The Winter’s Tale is of course famous for a stage direction about a bear chase and this is brilliantly achieved with a flash of projection on a momentarily suspended curtain before being whipped away. Although the confines of the text prevent this as after the interval 15 years have passed, it seemed a shame not to take the interval on this shocking note. Greg Doran’s Hamlet in 2008 defied convention by stopping in the middle of a line, so it would have been fascinating to play with expectations here too. It means the subsequent comedy scene with the country folk falls a little flat after the breath-taking tension of the court. But these are minor quibbles.
As you would expect, the performances are largely outstanding and for many the chance to see Kenneth Branagh and Judi Dench on stage together is irresistible and it is a privilege to see them together. Branagh is superb as the tormented Leontes showing us how his initial suspicions grow into certainty, anger, rage and then tyranny. During the scene with Camillo (John Shrapnel) during which he raves about his discovery, Branagh is so unhinged and dangerous it will make the hairs on the back of your neck stand on end, but he is also incredibly moving as grief overwhelms him in the later scenes, particularly in the final section. It’s a brilliant performance.
Branagh is absolutely matched by Judi Dench as Paulina, ardent supporter of the Queen’s innocence and Dench makes her at once maternal, fiercely protective and outspoken, unafraid of the monarch who has betrayed Hermione. Her grief is also deeply felt and it’s impossible not to be moved by her delivery of tragic news. The supporting Court performances are also superb, including John Shrapnel as a commanding Camillo and Michael Pennington as Antigonus whose loyalty and devotion to their monarch is well played. Miranda Raison brings a valuable statuesque quality to Hermione who never cries but shows considerable dignity and possession throughout her ordeal. All the performances in the pastoral section are also good and play to the crowd but somehow still that whole section is less engaging.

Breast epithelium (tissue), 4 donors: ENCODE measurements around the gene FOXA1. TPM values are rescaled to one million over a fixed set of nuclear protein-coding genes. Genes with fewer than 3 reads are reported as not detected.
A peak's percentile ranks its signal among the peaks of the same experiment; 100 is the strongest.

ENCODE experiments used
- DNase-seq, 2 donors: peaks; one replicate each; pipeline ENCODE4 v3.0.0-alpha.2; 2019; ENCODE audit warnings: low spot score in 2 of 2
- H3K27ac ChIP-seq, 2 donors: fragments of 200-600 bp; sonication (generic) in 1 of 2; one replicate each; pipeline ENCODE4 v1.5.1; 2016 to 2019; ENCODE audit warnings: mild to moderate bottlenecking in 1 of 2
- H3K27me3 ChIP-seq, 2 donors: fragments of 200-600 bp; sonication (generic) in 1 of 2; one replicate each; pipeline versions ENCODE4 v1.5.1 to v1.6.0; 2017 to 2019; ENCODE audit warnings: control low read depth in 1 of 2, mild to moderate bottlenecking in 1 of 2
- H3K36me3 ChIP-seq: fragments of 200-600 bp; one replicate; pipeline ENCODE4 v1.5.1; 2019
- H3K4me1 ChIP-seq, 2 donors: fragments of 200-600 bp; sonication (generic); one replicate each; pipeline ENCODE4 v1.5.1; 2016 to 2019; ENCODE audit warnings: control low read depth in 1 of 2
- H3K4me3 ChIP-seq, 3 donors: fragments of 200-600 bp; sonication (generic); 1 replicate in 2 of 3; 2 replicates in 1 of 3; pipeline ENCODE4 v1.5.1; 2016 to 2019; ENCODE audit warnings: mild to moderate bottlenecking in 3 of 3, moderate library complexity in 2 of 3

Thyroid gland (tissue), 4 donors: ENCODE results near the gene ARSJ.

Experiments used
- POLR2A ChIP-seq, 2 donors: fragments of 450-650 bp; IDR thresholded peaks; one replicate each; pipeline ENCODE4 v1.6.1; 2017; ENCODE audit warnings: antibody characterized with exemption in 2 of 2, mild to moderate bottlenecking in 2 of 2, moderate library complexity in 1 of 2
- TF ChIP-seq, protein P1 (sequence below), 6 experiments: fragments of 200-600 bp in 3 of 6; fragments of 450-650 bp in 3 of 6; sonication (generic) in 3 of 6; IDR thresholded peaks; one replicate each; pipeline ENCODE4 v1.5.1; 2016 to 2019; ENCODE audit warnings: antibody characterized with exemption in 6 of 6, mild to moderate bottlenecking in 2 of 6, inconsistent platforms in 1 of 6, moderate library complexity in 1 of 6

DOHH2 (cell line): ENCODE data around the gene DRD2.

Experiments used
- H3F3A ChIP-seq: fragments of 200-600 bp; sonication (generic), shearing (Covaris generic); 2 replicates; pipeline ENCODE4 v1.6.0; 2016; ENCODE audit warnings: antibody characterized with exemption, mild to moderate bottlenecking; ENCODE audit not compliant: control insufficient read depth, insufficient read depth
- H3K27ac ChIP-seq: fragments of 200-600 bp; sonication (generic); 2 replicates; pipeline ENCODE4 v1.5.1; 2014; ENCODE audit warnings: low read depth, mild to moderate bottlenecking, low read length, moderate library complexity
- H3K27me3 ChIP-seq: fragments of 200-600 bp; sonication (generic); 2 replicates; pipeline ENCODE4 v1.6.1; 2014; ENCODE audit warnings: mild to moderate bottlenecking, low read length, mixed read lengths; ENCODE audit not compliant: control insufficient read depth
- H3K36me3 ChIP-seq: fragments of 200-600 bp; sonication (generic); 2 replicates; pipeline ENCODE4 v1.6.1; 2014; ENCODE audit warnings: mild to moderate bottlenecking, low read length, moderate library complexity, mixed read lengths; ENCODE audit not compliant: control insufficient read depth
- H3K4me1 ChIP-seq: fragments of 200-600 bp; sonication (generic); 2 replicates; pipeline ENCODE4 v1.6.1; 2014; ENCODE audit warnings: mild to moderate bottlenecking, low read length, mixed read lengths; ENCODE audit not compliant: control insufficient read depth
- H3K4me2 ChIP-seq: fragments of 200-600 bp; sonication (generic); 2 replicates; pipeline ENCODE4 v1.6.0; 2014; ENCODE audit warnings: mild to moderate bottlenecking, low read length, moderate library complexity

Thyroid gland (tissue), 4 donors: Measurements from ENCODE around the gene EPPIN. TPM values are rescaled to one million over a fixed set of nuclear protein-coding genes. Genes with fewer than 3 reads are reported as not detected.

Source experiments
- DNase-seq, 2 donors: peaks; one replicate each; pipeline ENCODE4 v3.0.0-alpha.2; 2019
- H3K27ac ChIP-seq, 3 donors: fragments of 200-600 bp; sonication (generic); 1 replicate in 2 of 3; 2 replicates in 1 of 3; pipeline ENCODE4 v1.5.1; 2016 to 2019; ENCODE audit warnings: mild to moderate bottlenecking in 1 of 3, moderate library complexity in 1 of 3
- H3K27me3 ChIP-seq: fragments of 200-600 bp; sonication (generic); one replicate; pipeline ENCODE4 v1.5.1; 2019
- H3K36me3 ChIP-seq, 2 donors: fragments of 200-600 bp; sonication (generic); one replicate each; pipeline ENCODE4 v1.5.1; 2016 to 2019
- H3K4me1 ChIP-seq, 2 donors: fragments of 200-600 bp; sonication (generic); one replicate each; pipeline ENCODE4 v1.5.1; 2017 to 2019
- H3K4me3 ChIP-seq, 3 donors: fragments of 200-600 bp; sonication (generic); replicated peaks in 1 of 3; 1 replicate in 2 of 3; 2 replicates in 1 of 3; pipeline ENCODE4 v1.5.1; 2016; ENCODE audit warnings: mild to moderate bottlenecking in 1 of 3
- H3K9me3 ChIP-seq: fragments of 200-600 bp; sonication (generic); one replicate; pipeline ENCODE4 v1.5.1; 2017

The Winter’s Tale is London’s perfect theatrical Christmas present, uniting a magical story with wonderful performances, beautiful design and a chance to see two of our finest actors. The whole thing is beautifully realised and for those looking for a festive story that has a little more gravity than a panto then this is certainly for you. It is largely sold out but a cinema broadcast is scheduled for 26 November. It may be cold and damp right now but this production will send you out onto the London streets with a warm glow in your heart.
The Winter’s Tale is at the Garrick Theatre until 16 January. Most of the tickets are sold out but do check for returns, and there’ll be a Cinema Live broadcast on 26 November. Follow this blog on Twitter @culturalcap1